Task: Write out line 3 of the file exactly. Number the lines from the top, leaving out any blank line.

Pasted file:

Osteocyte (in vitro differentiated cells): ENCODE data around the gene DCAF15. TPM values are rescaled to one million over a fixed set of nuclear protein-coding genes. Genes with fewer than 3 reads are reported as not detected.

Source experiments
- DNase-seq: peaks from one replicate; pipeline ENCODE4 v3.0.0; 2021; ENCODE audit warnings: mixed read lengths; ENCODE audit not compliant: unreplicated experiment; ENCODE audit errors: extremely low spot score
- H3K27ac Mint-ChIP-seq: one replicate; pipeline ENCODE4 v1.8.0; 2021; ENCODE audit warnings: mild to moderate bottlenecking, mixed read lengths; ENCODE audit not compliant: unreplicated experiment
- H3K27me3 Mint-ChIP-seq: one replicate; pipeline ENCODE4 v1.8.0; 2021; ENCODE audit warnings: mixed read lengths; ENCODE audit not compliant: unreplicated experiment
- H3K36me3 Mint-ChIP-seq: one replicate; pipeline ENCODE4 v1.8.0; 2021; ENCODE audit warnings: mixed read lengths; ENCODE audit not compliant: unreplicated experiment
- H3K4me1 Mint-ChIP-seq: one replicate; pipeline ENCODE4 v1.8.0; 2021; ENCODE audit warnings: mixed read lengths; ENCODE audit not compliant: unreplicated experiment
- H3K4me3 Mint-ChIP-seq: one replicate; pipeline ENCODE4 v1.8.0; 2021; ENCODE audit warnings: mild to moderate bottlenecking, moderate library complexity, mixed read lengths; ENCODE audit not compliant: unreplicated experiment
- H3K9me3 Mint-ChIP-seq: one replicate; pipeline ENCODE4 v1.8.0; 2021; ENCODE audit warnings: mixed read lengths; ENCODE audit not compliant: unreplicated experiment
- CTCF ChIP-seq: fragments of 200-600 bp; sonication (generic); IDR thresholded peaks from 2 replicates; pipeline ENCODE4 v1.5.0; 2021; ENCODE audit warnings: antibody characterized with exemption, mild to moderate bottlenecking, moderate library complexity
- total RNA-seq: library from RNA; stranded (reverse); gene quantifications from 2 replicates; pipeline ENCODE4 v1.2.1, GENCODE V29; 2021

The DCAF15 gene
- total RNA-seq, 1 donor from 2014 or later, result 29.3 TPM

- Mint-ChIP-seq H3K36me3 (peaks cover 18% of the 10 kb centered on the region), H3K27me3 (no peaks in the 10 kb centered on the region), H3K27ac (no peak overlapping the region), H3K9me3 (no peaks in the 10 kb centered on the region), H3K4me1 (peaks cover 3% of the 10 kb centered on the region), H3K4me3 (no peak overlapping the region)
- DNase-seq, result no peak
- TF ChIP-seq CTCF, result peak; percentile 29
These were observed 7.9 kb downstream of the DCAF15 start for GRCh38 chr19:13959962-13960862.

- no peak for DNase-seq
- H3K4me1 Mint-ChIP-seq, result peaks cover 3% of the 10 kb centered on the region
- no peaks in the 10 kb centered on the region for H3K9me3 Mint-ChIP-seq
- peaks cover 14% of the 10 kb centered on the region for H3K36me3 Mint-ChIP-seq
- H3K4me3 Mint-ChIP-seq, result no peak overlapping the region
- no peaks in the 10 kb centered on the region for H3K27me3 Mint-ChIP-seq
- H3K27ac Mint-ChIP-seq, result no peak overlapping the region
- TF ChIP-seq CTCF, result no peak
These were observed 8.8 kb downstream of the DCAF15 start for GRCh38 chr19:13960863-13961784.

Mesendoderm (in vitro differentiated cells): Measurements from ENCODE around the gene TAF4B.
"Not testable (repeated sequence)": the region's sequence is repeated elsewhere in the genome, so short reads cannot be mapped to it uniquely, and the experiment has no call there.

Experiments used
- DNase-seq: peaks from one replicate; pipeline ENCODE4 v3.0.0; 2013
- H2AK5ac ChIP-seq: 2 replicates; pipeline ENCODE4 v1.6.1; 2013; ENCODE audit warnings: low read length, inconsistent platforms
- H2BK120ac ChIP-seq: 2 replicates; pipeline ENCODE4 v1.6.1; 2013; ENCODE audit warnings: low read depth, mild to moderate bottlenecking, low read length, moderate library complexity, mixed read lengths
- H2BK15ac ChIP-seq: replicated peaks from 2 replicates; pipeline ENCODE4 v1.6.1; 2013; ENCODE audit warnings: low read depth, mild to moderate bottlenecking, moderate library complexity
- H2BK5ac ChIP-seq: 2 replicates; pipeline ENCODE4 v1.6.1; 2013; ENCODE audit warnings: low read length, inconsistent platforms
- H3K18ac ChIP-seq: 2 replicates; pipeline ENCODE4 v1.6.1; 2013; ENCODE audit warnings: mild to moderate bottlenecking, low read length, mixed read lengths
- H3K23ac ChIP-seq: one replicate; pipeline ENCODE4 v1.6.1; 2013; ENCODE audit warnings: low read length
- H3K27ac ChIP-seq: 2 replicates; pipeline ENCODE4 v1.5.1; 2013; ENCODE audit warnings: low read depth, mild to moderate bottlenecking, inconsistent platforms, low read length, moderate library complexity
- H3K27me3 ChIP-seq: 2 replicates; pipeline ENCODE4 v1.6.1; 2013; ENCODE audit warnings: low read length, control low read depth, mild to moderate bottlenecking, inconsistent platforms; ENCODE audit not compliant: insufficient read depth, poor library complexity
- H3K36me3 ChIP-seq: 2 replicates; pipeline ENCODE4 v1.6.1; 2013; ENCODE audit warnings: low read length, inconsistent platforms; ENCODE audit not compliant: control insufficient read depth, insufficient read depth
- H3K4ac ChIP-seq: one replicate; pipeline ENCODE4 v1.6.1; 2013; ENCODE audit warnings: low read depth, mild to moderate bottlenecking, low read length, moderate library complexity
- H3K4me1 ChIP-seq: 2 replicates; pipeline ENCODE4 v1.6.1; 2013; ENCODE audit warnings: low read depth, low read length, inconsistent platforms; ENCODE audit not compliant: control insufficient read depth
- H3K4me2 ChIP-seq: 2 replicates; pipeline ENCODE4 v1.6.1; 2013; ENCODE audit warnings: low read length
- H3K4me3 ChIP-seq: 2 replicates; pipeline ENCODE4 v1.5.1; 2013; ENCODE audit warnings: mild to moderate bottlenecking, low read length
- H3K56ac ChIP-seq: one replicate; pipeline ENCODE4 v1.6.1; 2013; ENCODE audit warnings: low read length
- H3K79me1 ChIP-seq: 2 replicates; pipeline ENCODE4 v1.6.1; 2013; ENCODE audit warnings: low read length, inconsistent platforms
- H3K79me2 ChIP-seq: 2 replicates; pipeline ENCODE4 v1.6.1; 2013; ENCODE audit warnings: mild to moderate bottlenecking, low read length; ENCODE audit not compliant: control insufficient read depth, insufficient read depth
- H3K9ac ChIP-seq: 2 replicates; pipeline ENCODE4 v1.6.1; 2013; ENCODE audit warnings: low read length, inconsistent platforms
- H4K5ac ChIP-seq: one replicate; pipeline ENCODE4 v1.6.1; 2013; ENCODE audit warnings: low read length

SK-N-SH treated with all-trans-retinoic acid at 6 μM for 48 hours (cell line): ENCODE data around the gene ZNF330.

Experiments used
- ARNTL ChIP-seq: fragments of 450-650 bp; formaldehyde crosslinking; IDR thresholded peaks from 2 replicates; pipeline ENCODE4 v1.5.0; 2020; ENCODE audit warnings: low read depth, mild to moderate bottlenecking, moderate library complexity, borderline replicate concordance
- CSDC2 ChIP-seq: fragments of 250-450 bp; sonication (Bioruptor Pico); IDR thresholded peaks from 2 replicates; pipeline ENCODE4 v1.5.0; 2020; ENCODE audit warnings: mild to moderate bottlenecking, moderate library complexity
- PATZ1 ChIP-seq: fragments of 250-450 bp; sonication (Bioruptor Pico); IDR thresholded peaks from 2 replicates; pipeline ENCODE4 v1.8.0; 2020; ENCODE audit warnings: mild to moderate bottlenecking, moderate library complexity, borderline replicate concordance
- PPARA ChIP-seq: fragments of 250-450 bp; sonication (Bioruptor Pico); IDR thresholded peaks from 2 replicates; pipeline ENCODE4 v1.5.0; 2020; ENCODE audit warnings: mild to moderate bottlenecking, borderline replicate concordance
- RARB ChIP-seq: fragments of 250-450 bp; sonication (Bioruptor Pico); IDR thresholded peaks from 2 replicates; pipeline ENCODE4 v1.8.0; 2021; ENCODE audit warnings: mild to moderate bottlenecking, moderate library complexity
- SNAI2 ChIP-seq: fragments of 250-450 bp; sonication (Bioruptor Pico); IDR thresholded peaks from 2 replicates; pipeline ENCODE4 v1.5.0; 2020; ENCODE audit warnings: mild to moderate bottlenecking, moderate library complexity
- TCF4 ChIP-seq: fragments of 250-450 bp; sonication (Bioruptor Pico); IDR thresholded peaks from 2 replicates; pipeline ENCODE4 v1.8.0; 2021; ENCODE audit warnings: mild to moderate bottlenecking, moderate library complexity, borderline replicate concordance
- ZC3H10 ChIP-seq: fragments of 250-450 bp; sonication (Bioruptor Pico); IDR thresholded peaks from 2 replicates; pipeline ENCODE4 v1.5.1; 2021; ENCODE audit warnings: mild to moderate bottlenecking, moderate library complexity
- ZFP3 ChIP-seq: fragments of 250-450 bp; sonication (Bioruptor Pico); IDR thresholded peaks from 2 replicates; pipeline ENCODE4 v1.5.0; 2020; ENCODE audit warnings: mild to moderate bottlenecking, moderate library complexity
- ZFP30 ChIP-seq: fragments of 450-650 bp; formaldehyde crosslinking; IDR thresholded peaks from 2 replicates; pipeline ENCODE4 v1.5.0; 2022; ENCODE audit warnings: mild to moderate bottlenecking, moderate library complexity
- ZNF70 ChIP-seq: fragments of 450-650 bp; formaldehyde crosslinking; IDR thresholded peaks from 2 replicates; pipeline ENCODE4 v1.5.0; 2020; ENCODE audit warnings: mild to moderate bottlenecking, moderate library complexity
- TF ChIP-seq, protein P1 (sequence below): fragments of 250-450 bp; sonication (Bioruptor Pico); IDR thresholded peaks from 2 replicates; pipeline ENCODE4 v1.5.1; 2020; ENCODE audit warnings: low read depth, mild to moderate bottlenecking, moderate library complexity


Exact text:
- DNase-seq: peaks from one replicate; pipeline ENCODE4 v3.0.0; 2021; ENCODE audit warnings: mixed read lengths; ENCODE audit not compliant: unreplicated experiment; ENCODE audit errors: extremely low spot score